Why Business Dashboard
Business dashboards give real-time insight into important metrics and business critical KPIs. This important information works as a fuel for the business and enables business users to take the right course of action at any given point, take data driven decisions and drive business towards its goals.
Use data to drive success.
Every car needs a driver (unlike self driven cars). A skilled driver is aware about the car’s capabilities and knows how to extract the best performance from the car. Similarly many drivers also known as business users drive a business. The performance of business is defined by the awareness, knowledge and skills of these users. Profitability of any business is directly proportional to the knowledge and proactivity of its users to implement that knowledge on daily basis. Just like car’s dashboard, a business dashboard also known as business intelligence dashboards informs its users about the current state of their business. The speed at which the business is running, targets achieved vs target set, operational performance, man-power requirements, sales and marketing performance, profits, losses and informed predictions. Present day business dashboards are capable enough to drive business in the right direction and provide highly accurate information gathered from multiple systems and creating a roadmap for the future.
Types of Business Dashboards (business intelligence dashboards)
Business Dashboard Options
All the devices having internet connection can access cloud dashboards easily from anywhere with just a click. Dashboards can be developed over the web and can be easily shared across the board.
Business dashboards are accessible from any smart phone or tablet. Accessibility can be from the internet or via an application.
Selected business dashboard applications are directly installed on networks or computers. Dashboards are managed locally and published through internal tools as reports or any other preferred formats.
Important Elements of Business Dashboards
A business dashboard or a business intelligence dashboard uses various charts and diagrams to represent information collected from multiple data points. Complex data is gathered and transformed into real-time information and portrayed in the simplest and beautiful format for business users to understand and take data driven decisions. Few of the key charts and diagrams are elaborated below.
Column charts are used to represent the value of various business elements simultaneously. They are also used as a comparison tool.
Just like a column chart, a bar diagram is used to compare the values within the same categories.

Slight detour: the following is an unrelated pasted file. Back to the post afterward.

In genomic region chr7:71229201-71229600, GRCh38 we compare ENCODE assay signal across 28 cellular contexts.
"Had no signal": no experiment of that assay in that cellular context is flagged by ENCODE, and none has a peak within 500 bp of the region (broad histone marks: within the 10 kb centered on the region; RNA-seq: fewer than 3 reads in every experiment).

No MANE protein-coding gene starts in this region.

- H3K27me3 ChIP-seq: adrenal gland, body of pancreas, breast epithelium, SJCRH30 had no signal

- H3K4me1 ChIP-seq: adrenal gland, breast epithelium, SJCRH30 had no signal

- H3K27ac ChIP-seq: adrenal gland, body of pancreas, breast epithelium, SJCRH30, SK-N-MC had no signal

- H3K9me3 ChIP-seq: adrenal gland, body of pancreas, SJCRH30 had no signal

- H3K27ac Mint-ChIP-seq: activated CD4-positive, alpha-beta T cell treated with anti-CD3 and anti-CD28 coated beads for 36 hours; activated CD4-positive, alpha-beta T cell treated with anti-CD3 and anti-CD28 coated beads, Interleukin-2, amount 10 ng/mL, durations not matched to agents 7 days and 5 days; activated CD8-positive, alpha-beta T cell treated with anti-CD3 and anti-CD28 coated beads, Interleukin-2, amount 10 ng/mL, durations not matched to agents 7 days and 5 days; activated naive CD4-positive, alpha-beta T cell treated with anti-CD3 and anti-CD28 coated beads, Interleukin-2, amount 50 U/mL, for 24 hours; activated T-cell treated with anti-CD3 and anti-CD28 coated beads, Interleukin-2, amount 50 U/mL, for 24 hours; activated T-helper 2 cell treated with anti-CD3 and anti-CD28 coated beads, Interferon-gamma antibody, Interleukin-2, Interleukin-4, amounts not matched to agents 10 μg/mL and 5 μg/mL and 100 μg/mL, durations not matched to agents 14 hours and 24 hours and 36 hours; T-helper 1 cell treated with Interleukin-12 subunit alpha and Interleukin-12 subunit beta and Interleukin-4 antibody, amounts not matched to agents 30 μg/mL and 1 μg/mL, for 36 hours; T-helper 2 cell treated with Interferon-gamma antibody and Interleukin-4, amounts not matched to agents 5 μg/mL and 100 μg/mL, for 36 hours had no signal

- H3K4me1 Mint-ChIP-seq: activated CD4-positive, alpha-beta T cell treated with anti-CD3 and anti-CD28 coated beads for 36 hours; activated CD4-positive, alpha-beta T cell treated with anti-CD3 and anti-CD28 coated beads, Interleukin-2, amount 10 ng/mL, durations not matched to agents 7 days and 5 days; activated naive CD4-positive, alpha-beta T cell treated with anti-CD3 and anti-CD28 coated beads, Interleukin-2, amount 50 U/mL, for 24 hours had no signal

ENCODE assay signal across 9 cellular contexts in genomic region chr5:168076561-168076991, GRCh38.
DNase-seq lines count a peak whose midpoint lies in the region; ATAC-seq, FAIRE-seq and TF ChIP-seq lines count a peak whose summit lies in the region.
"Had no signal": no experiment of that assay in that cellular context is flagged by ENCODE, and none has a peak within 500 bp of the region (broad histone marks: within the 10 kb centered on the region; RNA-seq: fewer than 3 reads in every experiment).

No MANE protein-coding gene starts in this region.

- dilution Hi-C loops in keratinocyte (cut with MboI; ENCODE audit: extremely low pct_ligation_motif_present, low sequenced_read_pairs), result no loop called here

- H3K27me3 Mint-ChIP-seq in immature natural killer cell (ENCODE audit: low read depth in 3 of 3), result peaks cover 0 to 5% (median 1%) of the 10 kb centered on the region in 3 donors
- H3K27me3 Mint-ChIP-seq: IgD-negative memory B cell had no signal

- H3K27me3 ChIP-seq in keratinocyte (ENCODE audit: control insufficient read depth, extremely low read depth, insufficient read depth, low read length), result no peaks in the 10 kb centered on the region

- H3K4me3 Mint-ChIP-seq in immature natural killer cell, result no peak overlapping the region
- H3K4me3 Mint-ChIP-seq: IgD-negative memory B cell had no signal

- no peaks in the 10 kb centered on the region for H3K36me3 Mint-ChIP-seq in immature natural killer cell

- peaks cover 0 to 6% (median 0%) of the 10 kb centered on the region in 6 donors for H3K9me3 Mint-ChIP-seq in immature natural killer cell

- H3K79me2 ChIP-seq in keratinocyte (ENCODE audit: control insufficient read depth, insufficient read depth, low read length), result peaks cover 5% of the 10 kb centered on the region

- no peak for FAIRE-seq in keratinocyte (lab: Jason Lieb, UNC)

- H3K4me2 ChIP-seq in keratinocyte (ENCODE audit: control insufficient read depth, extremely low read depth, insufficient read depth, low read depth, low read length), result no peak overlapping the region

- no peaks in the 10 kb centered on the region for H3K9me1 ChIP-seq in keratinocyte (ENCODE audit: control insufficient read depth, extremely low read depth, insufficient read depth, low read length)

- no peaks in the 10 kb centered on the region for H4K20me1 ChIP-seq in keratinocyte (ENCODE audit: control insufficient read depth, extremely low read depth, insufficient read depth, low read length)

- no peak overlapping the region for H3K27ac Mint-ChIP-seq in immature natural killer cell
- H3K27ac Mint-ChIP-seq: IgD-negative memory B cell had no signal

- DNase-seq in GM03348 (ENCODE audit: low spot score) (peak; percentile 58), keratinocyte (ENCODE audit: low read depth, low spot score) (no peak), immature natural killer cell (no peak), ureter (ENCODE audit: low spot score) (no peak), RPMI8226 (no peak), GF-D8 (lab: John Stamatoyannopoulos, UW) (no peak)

Line charts are basically used to track trends. They are also used for measuring the change in a value over time
Pie charts represents relative frequencies and magnitude. Each area in a pie chart is proportional to the quantity it represents.
A gauge is often used as a score card that represents progress towards a set of goals.
A map chart is used for various purposes. In social media context it can be used to see the market penetration where as in hotels and restaurants, it can represent location performance in various colors.
A quick guide to design an effective business dashboard.
Define your users
The most important point to consider before designing a business intelligence dashboard is defining business users. There are multiple departments in an organization and each department has its own hierarchy. A business dashboard needs to be designed keeping in mind the user for example, a dashboard for a “C” level executive should be able to represent the over all health of the organization in a neat and simple way whereas, a dashboard for a manager or an analyst should be more detailed and should comprehensively give information pertaining to their functions. For example, a marketing manager needs real-time information about annual marketing campaigns, effectiveness of those campaigns, ROI from those campaigns and a roadmap for future campaigns.
Selecting The Right Dashboard
There are two main categories of dashboards 1) Analytical / Strategic and 2) Operational. In this stage you need to understand the role of the user and what kind of dashboard will solve their problems. An analytical / strategic dashboard may represents important performance KPIs that are viewed by the board members. These dashboards give a high-level view of companies affairs and may contain information such as yearly revenue, expense, sales pipeline and more. An operational dashboard represents more detailed information regarding a specific operation that may vary as per the industry. For example, a manufacturing operations dashboard gives information such as total input inventory, machine run time, manufacturing scrap, total production, and more.
Choose The Right Metrics
Every business user needs unique set of metrics relevant to their department and designation. Every dashboard represents answers to many questions in the form of important metrics. For a business dashboard to be highly effective, it is important to select the right kind of metrics as per the department and users role. Selecting the right metrics will help you accomplish your goals.
Prototyping And Evaluation
Remember, dashboards are made for immediate actions so its critical to test all the functions of the dashboards and to see if its serving the purpose. Once the dashboards are developed after following all the above steps, its time to put it to use. Get all the required business users on board and ask them to use the newly made dashboards for a day or two. Understand what they have to say after its use and make the necessary changes as per the feedback to make business dashboards more user friendly and department agnostic.